Dan responded to a Facebook post from fellow blogger Tim Challies about the "problem" with Christian singles today. Tim wrote:
One of the biggest problems in the church today is the failure of young adult men to value and pursue marriage.
First, I'm impressed that Tim can even spot single men in the church. They're the most ignored people in any given congregation. Dan aptly responded by pointing out that, hey, let's not leave the blame with the guys.
It was almost always the woman who broke things off in a relationship. I knew a lot of single Christian guys, and they were typically the dumpee, not the dumper. These were good guys, too. They WANTED to get married. It’s just that their girlfriends didn’t—at least not to them. So just who is putting off marriage here?
I've been a singles minister and spent possibly thousands of hours talking to single men and women online since 1996. By virtue of my own singleness, it has been the center of my personal ministry as an adult. Now, as a widow after seven years of blissful marriage, I'm getting a grasp on the complete awkward nature of being a single person at the beginning of middle age.
Are my credentials set? Good. Let me lay one on y'all:
I've never actually met a mature Christian single who didn't want to get married, didn't constantly dwell on feelings of inadequacy of being a single Christian, didn't abhor the isolation that comes with being a single Christian in virtually every congregation, didn't dread every moment when certain married Christians would come by and pass judgment -- usually passively and even unwittingly -- by NOT inviting the single people to their couples gatherings.
I don't know where Tim goes to church, but it seems to be in another universe than the one I live in. Even the immature Christians have a great burden to get married to another Christian because they are told over and over and over again by Christian culture (and often times by their own church, by way of agenda, if not outright from the pulpit) they are incomplete Christians until they are married.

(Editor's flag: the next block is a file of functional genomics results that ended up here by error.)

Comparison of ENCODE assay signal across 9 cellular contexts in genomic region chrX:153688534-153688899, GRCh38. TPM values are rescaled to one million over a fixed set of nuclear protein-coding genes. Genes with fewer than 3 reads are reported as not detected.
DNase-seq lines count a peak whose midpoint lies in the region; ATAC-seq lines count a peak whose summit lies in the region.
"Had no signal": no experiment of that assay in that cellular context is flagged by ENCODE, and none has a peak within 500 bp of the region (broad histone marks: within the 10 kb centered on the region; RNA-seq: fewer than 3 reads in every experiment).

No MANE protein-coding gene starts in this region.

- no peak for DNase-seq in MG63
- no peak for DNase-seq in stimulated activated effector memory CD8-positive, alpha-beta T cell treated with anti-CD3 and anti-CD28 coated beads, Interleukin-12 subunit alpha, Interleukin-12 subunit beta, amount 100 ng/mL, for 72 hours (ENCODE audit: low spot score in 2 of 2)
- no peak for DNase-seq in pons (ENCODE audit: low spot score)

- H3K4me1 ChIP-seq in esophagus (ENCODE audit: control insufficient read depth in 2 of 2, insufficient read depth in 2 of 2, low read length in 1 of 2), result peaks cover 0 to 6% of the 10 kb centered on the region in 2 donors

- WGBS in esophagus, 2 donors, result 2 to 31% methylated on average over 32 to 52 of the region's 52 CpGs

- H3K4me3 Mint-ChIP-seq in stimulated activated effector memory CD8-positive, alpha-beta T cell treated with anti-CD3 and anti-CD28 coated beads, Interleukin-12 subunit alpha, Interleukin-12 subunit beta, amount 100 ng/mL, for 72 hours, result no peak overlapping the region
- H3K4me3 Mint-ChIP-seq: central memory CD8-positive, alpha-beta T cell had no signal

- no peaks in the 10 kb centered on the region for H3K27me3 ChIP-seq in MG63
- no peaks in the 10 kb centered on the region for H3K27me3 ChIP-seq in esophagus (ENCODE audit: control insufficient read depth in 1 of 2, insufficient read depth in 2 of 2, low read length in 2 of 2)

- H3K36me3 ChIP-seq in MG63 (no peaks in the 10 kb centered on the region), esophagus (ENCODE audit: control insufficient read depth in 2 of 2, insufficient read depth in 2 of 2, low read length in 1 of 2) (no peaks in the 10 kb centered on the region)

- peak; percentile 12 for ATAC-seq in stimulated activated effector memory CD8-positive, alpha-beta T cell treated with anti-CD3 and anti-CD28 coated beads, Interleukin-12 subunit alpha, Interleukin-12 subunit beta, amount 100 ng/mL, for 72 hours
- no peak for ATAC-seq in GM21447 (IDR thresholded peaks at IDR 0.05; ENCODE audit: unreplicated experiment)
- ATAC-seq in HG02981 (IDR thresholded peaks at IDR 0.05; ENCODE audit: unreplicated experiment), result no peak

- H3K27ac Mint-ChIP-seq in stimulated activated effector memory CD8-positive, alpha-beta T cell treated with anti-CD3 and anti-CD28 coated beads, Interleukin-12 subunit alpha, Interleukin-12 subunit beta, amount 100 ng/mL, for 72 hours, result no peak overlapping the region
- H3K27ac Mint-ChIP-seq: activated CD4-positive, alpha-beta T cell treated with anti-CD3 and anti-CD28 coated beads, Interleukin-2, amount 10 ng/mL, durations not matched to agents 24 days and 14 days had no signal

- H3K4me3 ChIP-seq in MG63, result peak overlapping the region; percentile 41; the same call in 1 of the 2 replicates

No, Tim, I'm sorry. You have it wrong.
One of the biggest problems in the church today is the failure of the church to teach singles how to live a life of purposeful singleness
I agree with Dan, as well, about younger Christians -- often females -- who keep impossible checklists for the kind of mate they're looking for. And, yep, that list shrinks as life goes on.
What I feel I need to add to Dan's post is that we have ruined an entire generation of young Christians with programs designed to produce the type of behavior we prefer but fail to deliver grown-up hearts sealed with Christ. We have seemed much more concerned with tertiary issues like abstinence and not concerned enough with primary issues like teaching young people to become servants of the kingdom of God.
What's worse is we promise these kids things we can never deliver, like that perfect prince or perfect princess they're supposed to be saving their virginity for. We DEIFY marriage for them at an early age, turning it into something to be worshiped, and possibly something actually unattainable. It puts them on a mission for that person they can't live without, instead of looking for that person they can live with.
I have met good women who have gone through life terrified of men, not because they've had bad experiences with them, but because they've been so committed to the cause they took up as teenagers, they have almost no relational experience with them. I have met good men so discouraged by the constant rejection in pursuit of the thing they've been taught to pursue, they have all but lost hope and given up.
But none of them suffer from a low value of marriage. None of them have spent a day celebrating their singleness. Not in this culture. Not under the constant barrage of Focus on the Family and weekly Sunday sermons on family, marriage, raising children, etc.
And that, my friend, is a major problem.